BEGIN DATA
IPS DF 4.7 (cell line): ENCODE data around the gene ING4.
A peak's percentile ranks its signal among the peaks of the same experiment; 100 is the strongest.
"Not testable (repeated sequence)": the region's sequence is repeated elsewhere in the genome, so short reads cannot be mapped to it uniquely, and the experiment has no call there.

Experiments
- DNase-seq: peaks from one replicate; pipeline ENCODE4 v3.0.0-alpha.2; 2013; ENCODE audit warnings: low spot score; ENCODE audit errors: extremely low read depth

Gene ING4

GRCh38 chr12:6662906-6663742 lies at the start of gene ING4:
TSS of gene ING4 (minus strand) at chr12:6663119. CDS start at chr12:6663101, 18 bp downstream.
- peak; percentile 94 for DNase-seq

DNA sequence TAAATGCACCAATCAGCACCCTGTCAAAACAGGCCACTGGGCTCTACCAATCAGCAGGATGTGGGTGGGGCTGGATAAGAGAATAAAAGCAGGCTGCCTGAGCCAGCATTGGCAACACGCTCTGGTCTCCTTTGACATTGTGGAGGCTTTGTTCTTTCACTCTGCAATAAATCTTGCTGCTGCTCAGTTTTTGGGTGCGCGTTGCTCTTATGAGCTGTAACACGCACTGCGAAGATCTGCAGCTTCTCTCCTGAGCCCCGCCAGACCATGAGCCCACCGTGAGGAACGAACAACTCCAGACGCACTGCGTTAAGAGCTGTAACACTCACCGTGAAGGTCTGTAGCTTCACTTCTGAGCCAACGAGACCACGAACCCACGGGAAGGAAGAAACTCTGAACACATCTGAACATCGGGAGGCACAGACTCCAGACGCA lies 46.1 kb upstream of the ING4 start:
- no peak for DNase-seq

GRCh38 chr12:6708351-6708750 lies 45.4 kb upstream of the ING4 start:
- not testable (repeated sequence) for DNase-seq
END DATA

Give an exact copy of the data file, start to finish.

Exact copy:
IPS DF 4.7 (cell line): ENCODE data around the gene ING4.
A peak's percentile ranks its signal among the peaks of the same experiment; 100 is the strongest.
"Not testable (repeated sequence)": the region's sequence is repeated elsewhere in the genome, so short reads cannot be mapped to it uniquely, and the experiment has no call there.

Experiments
- DNase-seq: peaks from one replicate; pipeline ENCODE4 v3.0.0-alpha.2; 2013; ENCODE audit warnings: low spot score; ENCODE audit errors: extremely low read depth

Gene ING4

GRCh38 chr12:6662906-6663742 lies at the start of gene ING4:
TSS of gene ING4 (minus strand) at chr12:6663119. CDS start at chr12:6663101, 18 bp downstream.
- peak; percentile 94 for DNase-seq

DNA sequence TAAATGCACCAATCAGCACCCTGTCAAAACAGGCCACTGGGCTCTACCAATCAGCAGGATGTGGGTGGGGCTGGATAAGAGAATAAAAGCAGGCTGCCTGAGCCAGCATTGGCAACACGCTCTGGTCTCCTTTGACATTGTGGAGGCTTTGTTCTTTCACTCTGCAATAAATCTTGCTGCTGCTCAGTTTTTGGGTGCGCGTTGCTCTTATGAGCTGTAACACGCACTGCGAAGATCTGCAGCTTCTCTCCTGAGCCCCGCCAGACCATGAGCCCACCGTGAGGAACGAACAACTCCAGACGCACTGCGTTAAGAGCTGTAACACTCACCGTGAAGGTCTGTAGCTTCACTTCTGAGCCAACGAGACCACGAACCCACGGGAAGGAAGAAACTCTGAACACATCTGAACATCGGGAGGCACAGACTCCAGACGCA lies 46.1 kb upstream of the ING4 start:
- no peak for DNase-seq

GRCh38 chr12:6708351-6708750 lies 45.4 kb upstream of the ING4 start:
- not testable (repeated sequence) for DNase-seq